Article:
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A 150-year-old glass vial containing the "Elixer of Life" was found in New York City on a hotel construction site in the Lower East Side. Once the location of a German beer garden and music hall, many liquor bottles dating back to the 1850s have been unearthed, but none as interesting as the concoction believed to help people cheat death. After analyzing the contents, archaeologists tracked down the recipe in a 19th century German medical guide:
Aloe - 13 gramsRhubarb - 2.3 gramsGentian - 2.3 gramsZedoary (white turmeric) - 2.3 gramsSpanish saffron - 2.3 gramsWater - 4 ouncesGrain alcohol (vodka, gin) - 12 ounces
Squeeze out the liquid from the aloe and set aside. Crush the rhubarb, gentian, zedoary and Spanish saffron (for a modern twist, use a blender for this part), and mix them with the aloe liquid, water and alcohol. Let the mixture sit for three days, shaking frequently. Then filter it using a cheesecloth or coffee filter, and serve. Be careful with the liquid — the saffron can dye your hands or other kitchen items.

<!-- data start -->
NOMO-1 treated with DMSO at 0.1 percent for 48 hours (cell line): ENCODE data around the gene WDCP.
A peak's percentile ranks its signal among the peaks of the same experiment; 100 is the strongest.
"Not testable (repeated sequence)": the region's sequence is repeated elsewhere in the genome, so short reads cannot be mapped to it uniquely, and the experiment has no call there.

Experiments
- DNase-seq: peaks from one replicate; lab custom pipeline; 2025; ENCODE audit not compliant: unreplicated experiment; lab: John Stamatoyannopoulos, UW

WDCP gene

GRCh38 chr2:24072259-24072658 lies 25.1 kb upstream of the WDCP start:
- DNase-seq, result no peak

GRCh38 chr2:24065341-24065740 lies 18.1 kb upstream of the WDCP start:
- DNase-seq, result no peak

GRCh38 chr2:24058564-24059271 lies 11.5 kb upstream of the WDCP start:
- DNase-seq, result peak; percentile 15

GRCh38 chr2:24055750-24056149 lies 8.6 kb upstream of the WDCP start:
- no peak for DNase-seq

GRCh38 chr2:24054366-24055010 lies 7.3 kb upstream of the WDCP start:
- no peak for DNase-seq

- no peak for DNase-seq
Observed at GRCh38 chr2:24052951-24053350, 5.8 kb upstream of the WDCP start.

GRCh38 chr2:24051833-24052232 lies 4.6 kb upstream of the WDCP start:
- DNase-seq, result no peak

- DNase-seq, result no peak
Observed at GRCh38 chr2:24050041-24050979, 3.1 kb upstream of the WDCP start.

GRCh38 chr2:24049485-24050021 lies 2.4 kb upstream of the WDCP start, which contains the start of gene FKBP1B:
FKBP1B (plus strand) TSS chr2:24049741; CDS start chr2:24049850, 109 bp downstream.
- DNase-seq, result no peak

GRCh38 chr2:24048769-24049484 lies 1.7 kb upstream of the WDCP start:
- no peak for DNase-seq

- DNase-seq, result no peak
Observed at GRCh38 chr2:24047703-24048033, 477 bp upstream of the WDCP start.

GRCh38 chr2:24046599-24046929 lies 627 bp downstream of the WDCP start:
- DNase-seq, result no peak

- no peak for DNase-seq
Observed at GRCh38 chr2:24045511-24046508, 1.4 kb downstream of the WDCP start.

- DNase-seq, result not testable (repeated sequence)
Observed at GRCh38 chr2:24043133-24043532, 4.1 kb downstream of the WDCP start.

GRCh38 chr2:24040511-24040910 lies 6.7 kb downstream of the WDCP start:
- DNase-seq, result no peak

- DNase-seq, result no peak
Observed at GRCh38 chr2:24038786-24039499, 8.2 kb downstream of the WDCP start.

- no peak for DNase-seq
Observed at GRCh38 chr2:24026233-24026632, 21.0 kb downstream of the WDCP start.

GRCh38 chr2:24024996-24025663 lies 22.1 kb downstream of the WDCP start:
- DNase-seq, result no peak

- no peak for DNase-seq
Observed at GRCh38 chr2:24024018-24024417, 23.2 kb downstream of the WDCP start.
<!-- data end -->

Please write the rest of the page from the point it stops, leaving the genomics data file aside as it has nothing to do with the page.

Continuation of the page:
Many of the ingredients are still used in herbal medicines and natural remedies today. Aloe has an anti-inflammatory effect, Gentian root and powdered rhubarb help digestion, white turmeric is said to purify blood and help cell regeneration, and Spanish saffron is used to treat many health conditions, including depression.
The bottle held less than one ounce and it is likely the product was taken one drop at a time. The team that unearthed the elixir is planning on brewing the concoction within the next few weeks to discover the taste and effects. I'm thinking disgusting and not much.